THE CARD, WHICH HAILS FROM MR. MINT’S LEGENDARY FIND, JOINS A ’52 JACKIE ROBINSON, A NEAR-MINT WILLIE MAYS DEBUT AND MUCH MORE
By Robert Wilonsky
Before he was known as Mr. Mint, the self-proclaimed “Indiana Jones of Sports Card Finds,” Alan Rosen owned a copy machine and antique business in Hackensack, New Jersey. He sold anything he could get his hands on: clothes, jewelry, coins, you name it. “Always hustling,” Dan Geringer wrote in Sports Illustrated in 1988, “trying to make a buck.” Before 1979, Rosen was always in danger of going broke.
That year, he went to his first sports card show and picked up a 1953 Topps Mickey Mantle for $100, which he flipped for a few hundred more. Soon he was borrowing money to buy old collections in bulk so he could bust them up and sell them to dealers for dollars on the penny. A friend called him Mr. Mint, which is how Rosen billed himself in ads placed in Sports Collectors Digest. He went looking for boxes of old cards and always promised fistfuls of hard cash in return.
This is why, in 1986, a lumber company forklift operator named Ted Lodge from Quincy, Massachusetts, got on the phone with Rosen and told him he’d found in his father’s attic a case of mint 1952 Topps cards. These were the high-number cards Topps famously dumped in the Atlantic Ocean several years after production, when hundreds of cases of the unwanted cards clogged up the warehouse. Mr. Mint told Lodge, “Yeah, right, and I’m the tooth fairy.” But Lodge insisted: He had thousands of untouched cards, among them a few dozen of No. 311: Mickey Mantle’s Topps debut.
Rosen later wrote there were more than 6,000 cards in that case, all part of what Professional Sports Authenticator later called “The Famous 1952 Topps Baseball Card Find.”
Last August, the most famous Mantle from Mr. Mint’s first find – what Rosen called the “finest known example,” eventually graded Mint+ 9.5 by Sportscard Guaranty Corporation – sold for $12.6 million at Heritage Auctions. It remains the most valuable sports collectible ever sold at auction.
Heritage begins the new year by offering another mighty Mantle from the Rosen find: A 1952 Topps Mickey Mantle graded Near Mint-Mint 8 by SGC leads off the January 26-27 Winter Sports Card Catalog Auction. The card, no less stunning than its eight-figure sibling but only slightly off-center, is estimated to sell for upwards of $800,000.
“Even at this late date, to see a ’52 Mantle in this condition is a genuine thrill,” says Director of Sports Auctions Chris Ivy. “And the story behind this card only adds to its luster. This isn’t just a beautiful card – it’s a legend of its own, a rare, stunning survivor that passed through the hands of the man who spread the gospel of card-collecting long before the hobby became an industry. It’s exhilarating to offer another of Mr. Mint’s gems, especially just months after August’s history-making auction.”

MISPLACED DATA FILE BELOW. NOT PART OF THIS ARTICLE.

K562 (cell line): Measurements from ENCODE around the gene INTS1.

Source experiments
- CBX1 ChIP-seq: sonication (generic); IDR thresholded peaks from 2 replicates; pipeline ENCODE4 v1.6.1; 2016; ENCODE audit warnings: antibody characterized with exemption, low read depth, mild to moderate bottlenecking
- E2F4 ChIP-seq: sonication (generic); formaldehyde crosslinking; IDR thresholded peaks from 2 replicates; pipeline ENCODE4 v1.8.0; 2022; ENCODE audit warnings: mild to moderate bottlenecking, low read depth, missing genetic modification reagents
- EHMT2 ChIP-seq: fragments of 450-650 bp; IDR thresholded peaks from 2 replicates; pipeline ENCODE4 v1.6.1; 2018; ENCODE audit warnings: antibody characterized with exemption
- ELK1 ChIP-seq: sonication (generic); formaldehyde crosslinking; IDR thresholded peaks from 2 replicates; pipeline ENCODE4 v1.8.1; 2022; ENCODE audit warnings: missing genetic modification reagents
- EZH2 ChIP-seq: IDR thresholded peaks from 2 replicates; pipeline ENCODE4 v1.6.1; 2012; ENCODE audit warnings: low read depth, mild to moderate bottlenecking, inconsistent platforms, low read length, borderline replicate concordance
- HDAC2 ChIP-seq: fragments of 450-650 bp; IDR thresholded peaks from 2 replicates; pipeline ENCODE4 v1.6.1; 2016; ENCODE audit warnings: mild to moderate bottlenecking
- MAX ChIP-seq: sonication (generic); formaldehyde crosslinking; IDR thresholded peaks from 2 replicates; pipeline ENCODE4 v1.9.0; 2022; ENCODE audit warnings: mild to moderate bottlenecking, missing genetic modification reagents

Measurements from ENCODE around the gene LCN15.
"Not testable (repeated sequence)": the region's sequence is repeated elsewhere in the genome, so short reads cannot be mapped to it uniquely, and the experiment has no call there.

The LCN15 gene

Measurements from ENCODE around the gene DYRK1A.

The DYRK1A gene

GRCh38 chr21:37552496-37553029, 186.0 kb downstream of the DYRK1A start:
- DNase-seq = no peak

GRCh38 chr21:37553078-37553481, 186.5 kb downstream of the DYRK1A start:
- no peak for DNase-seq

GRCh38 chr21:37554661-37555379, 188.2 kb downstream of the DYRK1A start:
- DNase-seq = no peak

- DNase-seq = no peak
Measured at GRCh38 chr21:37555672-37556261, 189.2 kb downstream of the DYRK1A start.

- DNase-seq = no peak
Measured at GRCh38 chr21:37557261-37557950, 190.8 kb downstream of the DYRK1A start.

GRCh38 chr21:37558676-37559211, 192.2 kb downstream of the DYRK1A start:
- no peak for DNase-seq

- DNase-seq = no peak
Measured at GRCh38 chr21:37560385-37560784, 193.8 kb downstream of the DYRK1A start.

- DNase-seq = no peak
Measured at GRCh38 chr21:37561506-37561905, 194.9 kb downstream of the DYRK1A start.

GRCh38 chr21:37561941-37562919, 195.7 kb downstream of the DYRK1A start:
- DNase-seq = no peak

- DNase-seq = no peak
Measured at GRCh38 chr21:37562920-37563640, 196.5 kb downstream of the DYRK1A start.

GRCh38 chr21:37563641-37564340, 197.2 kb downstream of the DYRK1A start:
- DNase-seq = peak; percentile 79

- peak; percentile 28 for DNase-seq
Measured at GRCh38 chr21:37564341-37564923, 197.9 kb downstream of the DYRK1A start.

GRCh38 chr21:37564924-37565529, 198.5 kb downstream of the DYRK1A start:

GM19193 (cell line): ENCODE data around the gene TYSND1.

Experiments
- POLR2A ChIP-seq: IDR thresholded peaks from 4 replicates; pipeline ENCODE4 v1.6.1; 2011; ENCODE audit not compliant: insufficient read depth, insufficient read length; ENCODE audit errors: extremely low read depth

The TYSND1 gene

This isn’t the lone ’52 Mantle in this auction: Among the handful here, there is also a PSA Excellent-Mint 6, its grade impacted mainly by the centering, as it retains the rich colors and bright whites of examples with higher grades. Here, too, is an example graded PSA Good 2 – though, to many collectors, its true value lies in The Mick’s perfect autograph. As Heritage’s catalog notes, most experts believe there are only a handful of authentically signed Topps Mantle rookies – perhaps fewer than 10.
Jan. 26-27, 2023
This auction also features a 1953 Topps Mickey Mantle graded PSA Very Good-Excellent signed by Mantle – one of only 50 autographed examples among some 5,000 unsigned cards in PSA’s population report.
Even scarcer are 1952 Topps Jackie Robinson cards signed by baseball’s color barrier-breaker: PSA counts more than 1,300 unsigned Robinsons from that year in its population report, but the Brooklyn Dodgers infielder signed only six. And of those, only one is graded higher than this PSA Very Good+ 3.5 offered in this event.
“This card has always been one of my favorites,” Ivy says. “But to hold one of the very few signed by Robinson is something you simply do not take for granted.”
The same can be said of the 1951 Bowman Willie Mays rookie card in this auction, which is graded PSA Near Mint-Mint 8. Mays’ earliest cards have never been more coveted by collectors than they are today, perhaps because of Nelson George’s new documentary Say Hey, Willie Mays!, which at long last provides the modern fan with a loving, lasting look at one of the greatest ever to play the game.
The card’s scarcity is unquestioned: Only nine unqualified examples have been graded higher. Were it not for the slight off-centering, it surely would rank higher on the population report; it looks as though it was just pulled from the pack, its borders and corners as crisp as the full-color image based on a black-and-white photograph.
This auction counts among its almost 1,900 offerings some of the most significant cards featuring some of the greatest players across all sports: a 1979 O-Pee-Chee Wayne Gretzky rookie card graded PSA Mint 9 (there are but two graded higher), a 1925 Exhibits Lou Gehrig rookie graded SGC Very Good 3, the short-print 1948 Leaf Satchel Paige rookie card graded PSA Excellent-Mint 6, one of the 43 known 1914 Cracker Jack Joe Jacksons (this one, a PSA Good+ 2.5), a 1952 Berk Ross Mickey Mantle graded PSA Near Mint-Mint 8 (only two have ever been graded higher) and one of only two 1958 Topps Bobby Hull rookie cards ever graded as high as SGC Near Mint-Mint 8.
Here, too, is Gale Sayers’ 1966 Philadelphia rookie card graded PSA Mint 9, the highest grade bestowed upon the Kansas Comet’s cardboard debut. And among the signed rarities is this 1957 Topps Bill Russell rookie graded PSA Excellent-Mint 6, the green-tipped autograph visible from half-court.
ROBERT WILONSKY is a staff writer at Intelligent Collector.